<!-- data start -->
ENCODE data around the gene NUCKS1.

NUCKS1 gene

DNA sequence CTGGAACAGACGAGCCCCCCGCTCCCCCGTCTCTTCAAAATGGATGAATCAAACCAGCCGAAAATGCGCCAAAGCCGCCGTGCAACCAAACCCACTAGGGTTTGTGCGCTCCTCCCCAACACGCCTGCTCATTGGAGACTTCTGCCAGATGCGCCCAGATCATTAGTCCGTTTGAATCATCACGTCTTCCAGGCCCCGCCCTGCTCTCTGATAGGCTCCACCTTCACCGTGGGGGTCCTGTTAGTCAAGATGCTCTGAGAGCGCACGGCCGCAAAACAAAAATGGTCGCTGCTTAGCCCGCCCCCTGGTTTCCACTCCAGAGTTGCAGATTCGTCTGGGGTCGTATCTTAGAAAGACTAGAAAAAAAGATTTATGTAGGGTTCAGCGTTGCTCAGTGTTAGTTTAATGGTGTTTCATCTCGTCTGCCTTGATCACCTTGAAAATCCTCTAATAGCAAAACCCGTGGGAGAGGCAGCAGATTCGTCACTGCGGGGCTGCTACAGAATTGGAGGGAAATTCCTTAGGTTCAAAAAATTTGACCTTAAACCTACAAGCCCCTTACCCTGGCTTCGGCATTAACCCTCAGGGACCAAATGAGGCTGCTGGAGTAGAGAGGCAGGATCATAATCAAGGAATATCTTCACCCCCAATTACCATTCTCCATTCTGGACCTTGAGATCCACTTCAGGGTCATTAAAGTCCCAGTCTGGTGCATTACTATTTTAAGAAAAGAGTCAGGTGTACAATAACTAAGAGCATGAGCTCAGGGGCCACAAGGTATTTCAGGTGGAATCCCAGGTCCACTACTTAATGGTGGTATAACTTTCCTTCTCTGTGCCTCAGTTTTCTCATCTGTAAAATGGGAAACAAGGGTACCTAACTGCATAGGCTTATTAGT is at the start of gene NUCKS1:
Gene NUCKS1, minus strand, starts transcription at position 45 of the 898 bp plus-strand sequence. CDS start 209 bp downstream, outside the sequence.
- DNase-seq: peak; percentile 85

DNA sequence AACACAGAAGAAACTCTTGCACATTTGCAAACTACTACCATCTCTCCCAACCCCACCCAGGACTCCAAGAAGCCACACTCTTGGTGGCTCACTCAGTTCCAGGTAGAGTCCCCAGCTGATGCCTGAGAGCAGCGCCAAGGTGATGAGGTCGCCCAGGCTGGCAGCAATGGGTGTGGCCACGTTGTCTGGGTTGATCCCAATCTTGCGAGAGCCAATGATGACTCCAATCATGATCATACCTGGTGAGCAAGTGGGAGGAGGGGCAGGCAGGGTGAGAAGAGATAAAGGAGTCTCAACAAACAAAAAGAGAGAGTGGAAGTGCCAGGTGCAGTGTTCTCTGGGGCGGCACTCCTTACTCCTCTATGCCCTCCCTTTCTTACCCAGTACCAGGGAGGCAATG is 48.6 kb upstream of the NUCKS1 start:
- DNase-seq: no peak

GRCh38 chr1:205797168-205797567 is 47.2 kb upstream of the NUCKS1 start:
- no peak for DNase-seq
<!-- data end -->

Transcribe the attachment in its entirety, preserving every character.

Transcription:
ENCODE data around the gene NUCKS1.

NUCKS1 gene

DNA sequence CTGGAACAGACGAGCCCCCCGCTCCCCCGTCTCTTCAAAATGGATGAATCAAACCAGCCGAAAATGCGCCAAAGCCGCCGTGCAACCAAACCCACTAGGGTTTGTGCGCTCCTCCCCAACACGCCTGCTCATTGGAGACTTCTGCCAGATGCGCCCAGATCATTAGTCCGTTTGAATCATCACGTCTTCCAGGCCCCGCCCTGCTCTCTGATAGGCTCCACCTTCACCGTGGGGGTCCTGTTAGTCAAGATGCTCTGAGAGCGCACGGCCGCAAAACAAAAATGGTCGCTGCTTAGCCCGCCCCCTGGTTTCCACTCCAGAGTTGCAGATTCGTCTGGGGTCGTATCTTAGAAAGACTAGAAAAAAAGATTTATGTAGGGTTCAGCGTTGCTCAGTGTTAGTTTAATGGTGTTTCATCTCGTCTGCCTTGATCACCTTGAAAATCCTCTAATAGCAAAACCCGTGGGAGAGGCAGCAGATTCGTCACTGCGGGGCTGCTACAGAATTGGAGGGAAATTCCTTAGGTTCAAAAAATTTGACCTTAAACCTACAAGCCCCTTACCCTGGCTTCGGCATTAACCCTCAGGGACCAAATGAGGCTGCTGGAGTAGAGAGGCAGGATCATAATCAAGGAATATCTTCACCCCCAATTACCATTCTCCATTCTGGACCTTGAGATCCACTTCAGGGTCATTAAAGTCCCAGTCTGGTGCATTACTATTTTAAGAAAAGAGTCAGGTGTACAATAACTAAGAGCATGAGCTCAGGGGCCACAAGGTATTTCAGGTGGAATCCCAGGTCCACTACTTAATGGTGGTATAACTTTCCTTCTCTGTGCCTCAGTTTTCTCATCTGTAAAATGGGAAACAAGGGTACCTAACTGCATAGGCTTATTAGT is at the start of gene NUCKS1:
Gene NUCKS1, minus strand, starts transcription at position 45 of the 898 bp plus-strand sequence. CDS start 209 bp downstream, outside the sequence.
- DNase-seq: peak; percentile 85

DNA sequence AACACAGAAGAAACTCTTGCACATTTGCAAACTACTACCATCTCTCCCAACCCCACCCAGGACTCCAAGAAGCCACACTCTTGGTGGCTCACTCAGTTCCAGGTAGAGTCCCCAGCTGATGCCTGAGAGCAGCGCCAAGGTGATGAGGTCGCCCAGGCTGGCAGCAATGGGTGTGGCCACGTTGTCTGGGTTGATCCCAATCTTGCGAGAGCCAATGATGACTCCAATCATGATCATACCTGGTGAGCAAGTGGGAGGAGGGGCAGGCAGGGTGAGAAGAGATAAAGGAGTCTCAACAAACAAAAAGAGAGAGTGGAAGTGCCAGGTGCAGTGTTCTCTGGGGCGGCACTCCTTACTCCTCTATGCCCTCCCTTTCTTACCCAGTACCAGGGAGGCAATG is 48.6 kb upstream of the NUCKS1 start:
- DNase-seq: no peak

GRCh38 chr1:205797168-205797567 is 47.2 kb upstream of the NUCKS1 start:
- no peak for DNase-seq